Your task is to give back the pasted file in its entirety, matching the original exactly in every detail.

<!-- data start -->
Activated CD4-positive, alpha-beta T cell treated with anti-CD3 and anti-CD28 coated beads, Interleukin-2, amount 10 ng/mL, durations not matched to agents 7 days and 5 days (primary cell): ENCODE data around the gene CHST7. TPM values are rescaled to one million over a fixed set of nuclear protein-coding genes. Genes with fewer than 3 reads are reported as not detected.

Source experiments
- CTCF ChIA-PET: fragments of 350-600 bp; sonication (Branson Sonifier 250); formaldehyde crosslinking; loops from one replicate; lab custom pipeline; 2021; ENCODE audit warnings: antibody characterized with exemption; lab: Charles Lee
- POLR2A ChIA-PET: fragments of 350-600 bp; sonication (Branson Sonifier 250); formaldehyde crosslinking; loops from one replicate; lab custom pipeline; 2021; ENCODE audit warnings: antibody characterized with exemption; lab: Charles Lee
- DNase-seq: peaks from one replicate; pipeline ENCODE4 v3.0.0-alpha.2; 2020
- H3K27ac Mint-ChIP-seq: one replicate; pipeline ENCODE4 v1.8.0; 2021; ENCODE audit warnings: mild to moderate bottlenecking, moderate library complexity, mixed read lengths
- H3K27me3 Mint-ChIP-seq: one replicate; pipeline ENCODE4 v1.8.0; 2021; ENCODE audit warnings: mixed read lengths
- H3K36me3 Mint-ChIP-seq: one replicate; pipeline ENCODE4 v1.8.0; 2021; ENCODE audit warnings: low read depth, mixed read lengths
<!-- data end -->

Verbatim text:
Activated CD4-positive, alpha-beta T cell treated with anti-CD3 and anti-CD28 coated beads, Interleukin-2, amount 10 ng/mL, durations not matched to agents 7 days and 5 days (primary cell): ENCODE data around the gene CHST7. TPM values are rescaled to one million over a fixed set of nuclear protein-coding genes. Genes with fewer than 3 reads are reported as not detected.

Source experiments
- CTCF ChIA-PET: fragments of 350-600 bp; sonication (Branson Sonifier 250); formaldehyde crosslinking; loops from one replicate; lab custom pipeline; 2021; ENCODE audit warnings: antibody characterized with exemption; lab: Charles Lee
- POLR2A ChIA-PET: fragments of 350-600 bp; sonication (Branson Sonifier 250); formaldehyde crosslinking; loops from one replicate; lab custom pipeline; 2021; ENCODE audit warnings: antibody characterized with exemption; lab: Charles Lee
- DNase-seq: peaks from one replicate; pipeline ENCODE4 v3.0.0-alpha.2; 2020
- H3K27ac Mint-ChIP-seq: one replicate; pipeline ENCODE4 v1.8.0; 2021; ENCODE audit warnings: mild to moderate bottlenecking, moderate library complexity, mixed read lengths
- H3K27me3 Mint-ChIP-seq: one replicate; pipeline ENCODE4 v1.8.0; 2021; ENCODE audit warnings: mixed read lengths
- H3K36me3 Mint-ChIP-seq: one replicate; pipeline ENCODE4 v1.8.0; 2021; ENCODE audit warnings: low read depth, mixed read lengths